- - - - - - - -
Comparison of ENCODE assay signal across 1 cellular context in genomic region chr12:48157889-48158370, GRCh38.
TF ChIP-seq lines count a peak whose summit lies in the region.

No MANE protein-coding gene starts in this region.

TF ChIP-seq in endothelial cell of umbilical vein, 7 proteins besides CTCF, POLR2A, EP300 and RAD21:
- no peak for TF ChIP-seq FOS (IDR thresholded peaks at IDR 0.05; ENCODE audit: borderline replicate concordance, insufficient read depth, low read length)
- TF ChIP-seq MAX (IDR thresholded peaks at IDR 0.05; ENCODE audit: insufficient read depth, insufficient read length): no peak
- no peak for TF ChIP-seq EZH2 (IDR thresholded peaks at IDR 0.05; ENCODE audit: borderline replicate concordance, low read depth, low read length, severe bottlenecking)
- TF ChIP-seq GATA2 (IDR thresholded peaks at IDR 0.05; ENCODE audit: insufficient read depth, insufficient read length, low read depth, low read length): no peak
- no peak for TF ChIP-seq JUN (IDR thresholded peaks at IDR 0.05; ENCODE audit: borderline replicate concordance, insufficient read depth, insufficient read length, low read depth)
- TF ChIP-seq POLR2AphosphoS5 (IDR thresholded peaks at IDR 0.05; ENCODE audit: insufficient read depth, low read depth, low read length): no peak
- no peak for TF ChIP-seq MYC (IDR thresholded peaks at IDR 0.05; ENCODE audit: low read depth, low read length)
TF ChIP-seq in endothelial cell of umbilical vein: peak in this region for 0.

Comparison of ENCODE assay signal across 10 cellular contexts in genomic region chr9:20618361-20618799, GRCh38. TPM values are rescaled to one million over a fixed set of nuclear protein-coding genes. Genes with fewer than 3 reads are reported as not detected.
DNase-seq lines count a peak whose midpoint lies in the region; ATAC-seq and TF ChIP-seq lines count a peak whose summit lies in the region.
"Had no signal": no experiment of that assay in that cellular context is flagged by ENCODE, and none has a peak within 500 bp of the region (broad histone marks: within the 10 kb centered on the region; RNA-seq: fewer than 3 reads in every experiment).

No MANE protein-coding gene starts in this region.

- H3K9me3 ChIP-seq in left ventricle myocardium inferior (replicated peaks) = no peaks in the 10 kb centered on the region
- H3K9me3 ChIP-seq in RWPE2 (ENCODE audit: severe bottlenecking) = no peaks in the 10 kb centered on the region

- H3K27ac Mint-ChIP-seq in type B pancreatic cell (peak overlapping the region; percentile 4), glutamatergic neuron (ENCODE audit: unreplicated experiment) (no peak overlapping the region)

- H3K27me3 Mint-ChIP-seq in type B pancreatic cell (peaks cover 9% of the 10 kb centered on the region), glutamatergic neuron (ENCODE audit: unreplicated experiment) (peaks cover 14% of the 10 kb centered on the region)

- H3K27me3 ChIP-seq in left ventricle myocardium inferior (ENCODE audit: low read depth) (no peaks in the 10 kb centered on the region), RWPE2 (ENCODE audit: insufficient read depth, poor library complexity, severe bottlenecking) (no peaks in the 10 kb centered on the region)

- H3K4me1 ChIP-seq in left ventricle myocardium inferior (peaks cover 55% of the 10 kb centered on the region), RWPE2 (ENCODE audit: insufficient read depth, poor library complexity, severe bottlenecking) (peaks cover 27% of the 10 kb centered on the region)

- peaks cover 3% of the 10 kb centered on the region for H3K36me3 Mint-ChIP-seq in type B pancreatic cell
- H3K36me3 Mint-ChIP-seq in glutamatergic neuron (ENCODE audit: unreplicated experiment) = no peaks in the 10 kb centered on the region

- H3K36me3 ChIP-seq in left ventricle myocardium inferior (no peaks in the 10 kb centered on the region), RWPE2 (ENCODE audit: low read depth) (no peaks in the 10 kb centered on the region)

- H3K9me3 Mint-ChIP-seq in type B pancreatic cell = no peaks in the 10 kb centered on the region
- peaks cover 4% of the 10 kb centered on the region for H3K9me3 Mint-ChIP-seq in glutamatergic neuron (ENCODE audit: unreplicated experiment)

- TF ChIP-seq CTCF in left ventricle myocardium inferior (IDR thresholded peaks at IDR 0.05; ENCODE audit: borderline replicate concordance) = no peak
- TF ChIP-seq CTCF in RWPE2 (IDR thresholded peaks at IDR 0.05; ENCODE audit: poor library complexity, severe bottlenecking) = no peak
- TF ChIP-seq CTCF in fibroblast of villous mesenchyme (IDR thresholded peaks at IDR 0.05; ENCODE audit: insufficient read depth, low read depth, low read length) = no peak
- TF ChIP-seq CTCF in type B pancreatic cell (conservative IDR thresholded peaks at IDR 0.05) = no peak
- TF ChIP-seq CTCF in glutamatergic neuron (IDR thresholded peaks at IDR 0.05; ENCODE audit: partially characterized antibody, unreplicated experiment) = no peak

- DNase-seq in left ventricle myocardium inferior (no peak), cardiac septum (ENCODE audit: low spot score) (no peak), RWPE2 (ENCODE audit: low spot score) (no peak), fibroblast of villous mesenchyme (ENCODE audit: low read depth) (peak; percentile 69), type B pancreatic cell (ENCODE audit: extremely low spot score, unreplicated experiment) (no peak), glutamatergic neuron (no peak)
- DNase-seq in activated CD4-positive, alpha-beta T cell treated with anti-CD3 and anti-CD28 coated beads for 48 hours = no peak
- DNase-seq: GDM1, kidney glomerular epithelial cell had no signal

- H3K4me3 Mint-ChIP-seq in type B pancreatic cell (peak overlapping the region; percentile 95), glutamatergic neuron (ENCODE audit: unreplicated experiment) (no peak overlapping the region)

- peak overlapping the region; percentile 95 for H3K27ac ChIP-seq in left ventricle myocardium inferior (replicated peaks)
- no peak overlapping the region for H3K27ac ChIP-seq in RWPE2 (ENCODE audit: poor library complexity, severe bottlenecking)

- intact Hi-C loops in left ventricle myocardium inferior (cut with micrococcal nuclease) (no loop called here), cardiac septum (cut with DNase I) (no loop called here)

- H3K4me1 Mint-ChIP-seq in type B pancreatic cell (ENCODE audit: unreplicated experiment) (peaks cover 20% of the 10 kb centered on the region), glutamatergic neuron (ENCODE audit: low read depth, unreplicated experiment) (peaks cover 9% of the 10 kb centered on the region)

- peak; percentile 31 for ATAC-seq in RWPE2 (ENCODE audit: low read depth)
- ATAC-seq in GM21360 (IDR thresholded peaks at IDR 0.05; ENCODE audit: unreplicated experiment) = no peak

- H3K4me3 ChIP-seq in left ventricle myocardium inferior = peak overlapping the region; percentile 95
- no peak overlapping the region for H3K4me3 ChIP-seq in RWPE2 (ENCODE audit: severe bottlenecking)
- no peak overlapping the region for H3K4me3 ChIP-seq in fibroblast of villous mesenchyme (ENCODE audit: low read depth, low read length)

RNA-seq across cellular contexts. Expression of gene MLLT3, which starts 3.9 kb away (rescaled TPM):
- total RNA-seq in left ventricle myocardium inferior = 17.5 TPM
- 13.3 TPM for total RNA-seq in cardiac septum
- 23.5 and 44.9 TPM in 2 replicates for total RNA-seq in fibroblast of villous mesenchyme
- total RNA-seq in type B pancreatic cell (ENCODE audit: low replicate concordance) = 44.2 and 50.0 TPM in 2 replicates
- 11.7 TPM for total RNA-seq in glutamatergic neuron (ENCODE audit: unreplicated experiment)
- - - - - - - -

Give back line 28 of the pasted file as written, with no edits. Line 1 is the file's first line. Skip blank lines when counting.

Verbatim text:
- TF ChIP-seq CTCF in left ventricle myocardium inferior (IDR thresholded peaks at IDR 0.05; ENCODE audit: borderline replicate concordance) = no peak